Fundamental changes have been occurring in shareholder engagement, particularly in the past few years. The number of younger and more diverse investors accustomed to all things digital spiked during the Covid-19 pandemic. At the same time, virtual shareholder meetings transformed from a novelty to a necessity and the norm. This combination, plus several changes in practices impacting investor communications, have resulted in a paradigm shift in shareholder engagement.
First, a passive “audience” experience has now become an active “user/consumer” exchange. Communications have become increasingly interactive due to Wi-Fi, apps on handheld devices, and social media. Instead of passive “audiences” that only receive information, today we have “users” with the power to control, choose, define and comment. They want to hear directly from companies about who they are and what they stand for—and they take the initiative to conduct their own research online, and freely share their opinions and findings on online platforms.
Second, mono-media has evolved into omni- media. Paper-based communication persists in the proxy industry, for reasons of tradition, familiarity and beliefs about best practices. The pandemic showed that digital communication can be more effective at engaging shareholders, especially when issuers embrace multiple media channels and platforms. Omni-media means giving shareholders the information they want, when they want it, on their preferred device.
Third, periodic, non-real-time communication has become continuous and real-time. Issuers that limit communication to traditional documents, whether paper-based or email, will be increasingly ignored by today’s shareholders. Today’s consumers and shareholders are used to live interactions and constant availability; the same is demanded of the proxy industry. Technology is making continuous and real-time shareholder communications easier, more flexible, and more affordable.
Fourth, mediated channels have transitioned to non-mediated. Mediated information still has a place in the proxy world, both for industry and shareholder audiences. However, issuers and shareholders are also active on social media and other forums, sharing news and ideas, voicing opinions, debating and learning, and trying to find an edge. These conversations are non-mediated, fast-paced, and at times can have an outsized impact on share prices and industry responses.
Lastly, generalized communications have become more personalized. We live in an age of choice, and public companies are not immune to this expectation. Traditional printed documents— long, complex and typically mailed to investors by post—are inadequate when the needs and wishes of shareholders are so varied. The same goes for in-person-only shareholder meetings, which now feel restrictive and exclusive after so many investors have experienced digital meetings. Issuers need to provide upfront and transparent communications to increase shareholder engagement.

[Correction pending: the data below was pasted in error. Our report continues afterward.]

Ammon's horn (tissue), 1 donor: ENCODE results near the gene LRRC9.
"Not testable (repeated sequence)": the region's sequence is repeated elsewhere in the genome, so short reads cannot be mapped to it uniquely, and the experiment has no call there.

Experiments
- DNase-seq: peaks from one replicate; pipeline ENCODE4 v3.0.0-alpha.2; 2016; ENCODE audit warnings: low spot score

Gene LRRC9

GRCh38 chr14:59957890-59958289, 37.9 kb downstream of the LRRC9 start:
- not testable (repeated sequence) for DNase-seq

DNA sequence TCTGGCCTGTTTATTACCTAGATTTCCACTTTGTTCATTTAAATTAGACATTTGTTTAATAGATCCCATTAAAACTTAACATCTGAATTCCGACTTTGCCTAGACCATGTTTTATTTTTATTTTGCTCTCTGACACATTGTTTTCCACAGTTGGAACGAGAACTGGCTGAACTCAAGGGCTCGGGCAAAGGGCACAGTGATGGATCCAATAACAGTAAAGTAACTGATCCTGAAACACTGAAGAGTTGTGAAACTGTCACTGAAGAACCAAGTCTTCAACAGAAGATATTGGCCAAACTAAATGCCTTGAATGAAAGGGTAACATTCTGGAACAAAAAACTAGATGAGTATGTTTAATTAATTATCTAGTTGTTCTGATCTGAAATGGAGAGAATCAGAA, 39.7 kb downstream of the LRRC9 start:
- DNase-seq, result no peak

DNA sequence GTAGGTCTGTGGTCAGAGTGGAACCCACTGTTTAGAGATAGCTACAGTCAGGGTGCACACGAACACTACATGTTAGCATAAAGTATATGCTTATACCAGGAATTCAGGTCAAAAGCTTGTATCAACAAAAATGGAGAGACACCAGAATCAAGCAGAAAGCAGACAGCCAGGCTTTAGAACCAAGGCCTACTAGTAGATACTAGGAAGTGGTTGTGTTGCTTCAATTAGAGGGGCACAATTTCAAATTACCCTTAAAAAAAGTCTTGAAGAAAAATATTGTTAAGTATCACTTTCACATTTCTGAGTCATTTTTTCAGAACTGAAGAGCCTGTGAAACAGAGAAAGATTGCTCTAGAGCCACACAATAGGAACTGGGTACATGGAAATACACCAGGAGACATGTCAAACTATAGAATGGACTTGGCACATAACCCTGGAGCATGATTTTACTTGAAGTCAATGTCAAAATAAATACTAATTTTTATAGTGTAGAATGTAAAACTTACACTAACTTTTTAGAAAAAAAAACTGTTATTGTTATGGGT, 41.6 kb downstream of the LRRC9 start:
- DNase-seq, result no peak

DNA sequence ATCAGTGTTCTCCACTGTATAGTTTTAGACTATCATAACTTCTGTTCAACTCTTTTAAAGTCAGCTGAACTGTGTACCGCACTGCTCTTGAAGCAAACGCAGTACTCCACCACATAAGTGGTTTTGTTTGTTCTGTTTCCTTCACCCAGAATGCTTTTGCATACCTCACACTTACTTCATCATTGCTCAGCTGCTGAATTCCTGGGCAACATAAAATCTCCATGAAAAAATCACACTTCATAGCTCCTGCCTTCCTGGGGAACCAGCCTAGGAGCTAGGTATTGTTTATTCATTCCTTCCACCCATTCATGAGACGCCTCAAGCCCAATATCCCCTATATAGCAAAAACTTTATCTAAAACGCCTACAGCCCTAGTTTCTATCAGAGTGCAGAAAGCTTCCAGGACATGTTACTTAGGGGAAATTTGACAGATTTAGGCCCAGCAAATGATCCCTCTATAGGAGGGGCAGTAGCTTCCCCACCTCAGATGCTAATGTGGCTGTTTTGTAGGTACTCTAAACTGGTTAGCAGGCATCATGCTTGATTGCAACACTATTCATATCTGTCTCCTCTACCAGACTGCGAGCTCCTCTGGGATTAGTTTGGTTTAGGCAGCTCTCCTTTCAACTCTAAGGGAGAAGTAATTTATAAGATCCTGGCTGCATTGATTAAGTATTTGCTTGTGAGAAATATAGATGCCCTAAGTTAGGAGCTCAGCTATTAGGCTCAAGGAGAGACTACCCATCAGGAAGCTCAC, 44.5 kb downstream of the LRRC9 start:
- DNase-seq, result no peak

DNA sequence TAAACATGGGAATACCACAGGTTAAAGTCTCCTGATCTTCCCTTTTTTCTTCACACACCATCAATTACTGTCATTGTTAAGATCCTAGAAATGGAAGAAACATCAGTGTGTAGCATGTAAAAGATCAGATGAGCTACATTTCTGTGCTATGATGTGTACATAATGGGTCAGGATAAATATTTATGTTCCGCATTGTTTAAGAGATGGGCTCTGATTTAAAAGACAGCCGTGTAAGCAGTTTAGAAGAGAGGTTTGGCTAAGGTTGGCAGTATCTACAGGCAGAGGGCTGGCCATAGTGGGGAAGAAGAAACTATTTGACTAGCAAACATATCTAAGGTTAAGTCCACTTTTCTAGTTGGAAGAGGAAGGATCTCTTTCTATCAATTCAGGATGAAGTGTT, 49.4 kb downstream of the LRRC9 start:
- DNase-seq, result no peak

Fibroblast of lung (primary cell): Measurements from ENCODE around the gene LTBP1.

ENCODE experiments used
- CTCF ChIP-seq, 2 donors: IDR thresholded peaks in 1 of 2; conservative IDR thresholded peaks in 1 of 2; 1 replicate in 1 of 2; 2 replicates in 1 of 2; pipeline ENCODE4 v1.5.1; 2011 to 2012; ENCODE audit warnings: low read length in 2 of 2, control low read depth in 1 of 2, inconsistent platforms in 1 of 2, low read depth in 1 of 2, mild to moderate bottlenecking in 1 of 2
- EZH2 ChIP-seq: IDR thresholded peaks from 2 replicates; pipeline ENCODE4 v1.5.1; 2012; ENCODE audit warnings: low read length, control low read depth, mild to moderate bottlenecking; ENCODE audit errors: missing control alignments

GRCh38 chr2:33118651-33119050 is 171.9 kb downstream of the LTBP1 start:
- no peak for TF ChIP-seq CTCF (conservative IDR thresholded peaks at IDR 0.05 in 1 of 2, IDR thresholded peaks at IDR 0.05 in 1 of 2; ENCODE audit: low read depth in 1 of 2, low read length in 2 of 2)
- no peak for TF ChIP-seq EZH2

How can the different players in the industry adjust to this paradigm shift? Mediant recently conducted a survey of public companies examining the evolving nature of retail investor engagement. Here are four ways to adapt to the shift and increase shareholder engagement:
1. Engage shareholders throughout the year: Create year-round opportunities to ask questions, get a sense of proposed resolutions and reactions to them, and take their temperature on issues that might impact your business.
2. Embrace the shift to digital shareholder meetings: Many issuers hosted virtual shareholder meetings (VSMs) during the first two years of the pandemic—nearly half of our survey respondents plan to host a virtual meeting in 2022, with many making this a permanent choice going forward. Alternatively, to satisfy those who want the in-person experience, explore the possibility of hybrid events that combine physical and remote access.
3. Enhance the shareholder experience: For annual meetings, encourage board members and executives to appear on video, use live chat, proxy voting, polls, virtual/physical breakout rooms, and expert operator assistance. For proxy materials, offer digital delivery and add interactive features.
4. Meet shareholders where they are: Allow shareholders to choose how they want to receive information. Investor communications platforms make it easy to deliver documents and interactive services across multiple platforms. For those who still prefer paper documents, print-on-demand makes it quick and cost-effective to deliver tailor-mailed content.
To adapt to this paradigm shift in investor communications, corporate issuers can engage a technology partner with the necessary capabilities for strengthening engagement with retail shareholders all year long.